I am working on trying to re-design the site for the agency I work for and a recommendation was made that we should move to a single page site with a vertical scroll which which walks through all the work that has been done. I am not a big fan of that since I am not sure how intutive that would. Is there research into what are pros and cons of a single page and when they should/should not be used as opposed to using a multipage site.
I don't know of much in the way of research, instead I will draw from my own experiences here.
The main difference between the two lies within the structure of information. With any site marketing its goods or services, you'll want to take the user on a journey, creating a story for them to follow. This is where the single page reaps huge rewards.
You control the flow of information here, rather than the user choosing their own path and flicking between pages (this is where important information can be missed). Although I have nothing to back this claim up, I also believe that a single page design has the psychological affect of seeming simple and free of any hassle. Which, of course, is what the consumer is ultimately looking for.
That said, and perhaps slightly off the topic of UX, a multi-page site can prove more beneficial in terms of SEO, as it will allow you to target keywords around specific topics/sections. One thing you'll struggle to do with a single page design.
Janis Lanka carried out some research using AB split testing on a shopping cart process, one design featuring multiple pages and the other containing each step on a single page. The results showed that conversions increased considerably when using the single page design, along with a few other surprising findings (such as an average increase in order value).
Fewer steps result in fewer distractions and reduces opportunities for customer to change their mind.
37signals did a AB-Test on their Homepage-site, where they experimented with an extreme long sales letter. It actually performed better, despite the "above the fold" mantra one hears often. As other answers said, the structure of the content was crucial - I recommend to read even the comments on their Case Study - Behind the scenes, because there is an analysis going on.
And you might be interested in the Life below 600px, which gives you some hints, how to visually guide visitors eye downwards.
Scratching Off-topic - the Fold Tester displays percentages of screen resolutions above your online page.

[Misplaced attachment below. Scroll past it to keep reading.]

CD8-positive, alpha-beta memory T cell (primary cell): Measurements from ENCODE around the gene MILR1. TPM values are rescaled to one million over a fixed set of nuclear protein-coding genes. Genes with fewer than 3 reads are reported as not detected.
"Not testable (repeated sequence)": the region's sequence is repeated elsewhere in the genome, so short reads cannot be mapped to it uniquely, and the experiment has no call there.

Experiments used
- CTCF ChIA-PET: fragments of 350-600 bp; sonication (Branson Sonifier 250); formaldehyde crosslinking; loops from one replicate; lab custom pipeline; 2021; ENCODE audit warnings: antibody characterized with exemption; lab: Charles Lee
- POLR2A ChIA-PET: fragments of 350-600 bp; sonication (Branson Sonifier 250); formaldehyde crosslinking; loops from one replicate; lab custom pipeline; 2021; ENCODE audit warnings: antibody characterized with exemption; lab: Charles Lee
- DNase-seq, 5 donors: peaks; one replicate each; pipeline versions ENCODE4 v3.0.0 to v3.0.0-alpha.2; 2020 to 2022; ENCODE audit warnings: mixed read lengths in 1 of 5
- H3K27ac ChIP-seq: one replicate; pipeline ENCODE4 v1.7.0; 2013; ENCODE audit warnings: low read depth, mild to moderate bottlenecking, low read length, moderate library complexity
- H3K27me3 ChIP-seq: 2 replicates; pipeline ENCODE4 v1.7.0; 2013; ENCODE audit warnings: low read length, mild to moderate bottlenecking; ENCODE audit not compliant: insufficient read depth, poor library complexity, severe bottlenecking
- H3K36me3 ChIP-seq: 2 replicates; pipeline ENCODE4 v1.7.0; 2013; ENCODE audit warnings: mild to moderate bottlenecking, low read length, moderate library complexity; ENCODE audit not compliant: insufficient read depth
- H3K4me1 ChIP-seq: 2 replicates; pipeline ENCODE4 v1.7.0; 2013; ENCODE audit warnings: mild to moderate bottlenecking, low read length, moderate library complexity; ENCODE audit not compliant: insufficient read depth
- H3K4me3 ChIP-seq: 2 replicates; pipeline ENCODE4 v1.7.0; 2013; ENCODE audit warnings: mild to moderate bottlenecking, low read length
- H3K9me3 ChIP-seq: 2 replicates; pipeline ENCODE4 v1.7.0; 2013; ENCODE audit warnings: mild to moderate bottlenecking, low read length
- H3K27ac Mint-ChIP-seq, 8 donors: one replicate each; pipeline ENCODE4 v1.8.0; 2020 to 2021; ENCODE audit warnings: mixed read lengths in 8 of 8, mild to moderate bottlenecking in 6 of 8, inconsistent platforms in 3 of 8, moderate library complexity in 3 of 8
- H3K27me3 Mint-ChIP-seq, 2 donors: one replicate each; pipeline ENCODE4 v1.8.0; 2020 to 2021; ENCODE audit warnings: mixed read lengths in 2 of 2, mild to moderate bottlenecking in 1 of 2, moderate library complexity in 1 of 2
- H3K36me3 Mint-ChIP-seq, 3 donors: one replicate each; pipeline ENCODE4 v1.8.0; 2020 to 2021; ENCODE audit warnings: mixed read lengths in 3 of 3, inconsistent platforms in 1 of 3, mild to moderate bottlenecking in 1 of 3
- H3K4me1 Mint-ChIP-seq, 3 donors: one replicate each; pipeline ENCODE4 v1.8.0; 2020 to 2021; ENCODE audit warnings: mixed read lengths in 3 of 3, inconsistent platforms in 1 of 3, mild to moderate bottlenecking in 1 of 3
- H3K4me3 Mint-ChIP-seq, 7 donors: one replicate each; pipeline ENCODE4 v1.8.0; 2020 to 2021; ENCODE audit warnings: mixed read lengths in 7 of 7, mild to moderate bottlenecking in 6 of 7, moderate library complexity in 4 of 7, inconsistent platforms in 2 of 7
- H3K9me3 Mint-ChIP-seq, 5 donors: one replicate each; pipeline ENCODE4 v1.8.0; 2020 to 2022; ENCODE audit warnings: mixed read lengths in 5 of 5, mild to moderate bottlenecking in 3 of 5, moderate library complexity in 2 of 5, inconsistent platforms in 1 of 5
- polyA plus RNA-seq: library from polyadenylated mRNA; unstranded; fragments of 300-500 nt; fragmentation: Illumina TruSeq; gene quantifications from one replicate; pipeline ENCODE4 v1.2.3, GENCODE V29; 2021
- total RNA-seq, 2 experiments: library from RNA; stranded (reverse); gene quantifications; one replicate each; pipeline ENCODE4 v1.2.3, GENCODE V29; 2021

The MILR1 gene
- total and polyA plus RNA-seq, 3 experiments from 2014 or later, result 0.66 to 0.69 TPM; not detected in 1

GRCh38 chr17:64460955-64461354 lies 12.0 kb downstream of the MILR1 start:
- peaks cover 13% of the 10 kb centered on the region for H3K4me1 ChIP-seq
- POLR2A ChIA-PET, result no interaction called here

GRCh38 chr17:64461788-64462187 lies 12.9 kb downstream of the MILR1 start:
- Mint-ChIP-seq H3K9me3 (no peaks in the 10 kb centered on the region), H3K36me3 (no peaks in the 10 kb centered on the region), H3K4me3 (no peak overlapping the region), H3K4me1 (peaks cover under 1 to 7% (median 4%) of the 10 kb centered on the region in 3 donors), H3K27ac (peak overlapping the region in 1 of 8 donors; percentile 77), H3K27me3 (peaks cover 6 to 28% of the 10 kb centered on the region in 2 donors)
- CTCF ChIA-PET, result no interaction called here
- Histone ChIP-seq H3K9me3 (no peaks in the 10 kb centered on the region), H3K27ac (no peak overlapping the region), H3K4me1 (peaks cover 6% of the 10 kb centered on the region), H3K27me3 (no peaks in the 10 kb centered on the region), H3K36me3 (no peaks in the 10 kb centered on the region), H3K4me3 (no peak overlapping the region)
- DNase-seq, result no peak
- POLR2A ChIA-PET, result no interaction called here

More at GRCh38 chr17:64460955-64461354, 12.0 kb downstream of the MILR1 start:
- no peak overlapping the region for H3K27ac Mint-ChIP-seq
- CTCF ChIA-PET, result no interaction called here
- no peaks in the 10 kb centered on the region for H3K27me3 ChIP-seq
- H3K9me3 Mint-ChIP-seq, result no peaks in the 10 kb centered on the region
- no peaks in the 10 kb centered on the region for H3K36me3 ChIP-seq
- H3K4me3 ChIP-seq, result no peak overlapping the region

Likewise, an answer lacking in empirical research!
I've built lots of sites, both multi-page and single "long-scrolling" page. However, the latter have for the vast majority, been promotional microsites, with a single purpose/call-to-action or sign up and in that context they work well.
However, I'd never recommend a single-page scrolling site for a "full" company website. The division of data is important, a clear nav structure is important and can easily become obfuscated/confusing on a single page site, plus a "proper" site requires full, unique URLs for SEO/linking and relying on hashbangs is a filthy practice that deserves punishment.
I'm not sure how relevant this would be in the developed world with fast internet connections, but in the developing world a single page may take considerably longer to load (if you include a lot of high quality media) over a slow connection. If you are considering delivery to mobile platforms, it may also have an impact on delivery over slow cellphone carrier networks, or people with limited bandwidth plans.
I know it seems silly, but my gut reaction would be to at least have a choice of seeing a content-heavy page, or have that broken up over multiple pages. I'll hopefully get to see what I want, when I want, in smaller chunks (depending on my connectivity).
There have been written a lot of landing page optimizing and what I've read is that there seem to be a higher conversion rate when you keep everything on one (long) page instead of splitting up the content into several pages. There seem to be a couple of reasons for this:
- you have to rely on that the visitor really clicks through all the pages and that is not always the case. There could be for example other content that is distracting.
- It takes less effort to scroll than to click and wait for other pages to load.
- If the visitor doesn't really know what he or she is looking for it is more convenient for them to let you serve them the content on one page.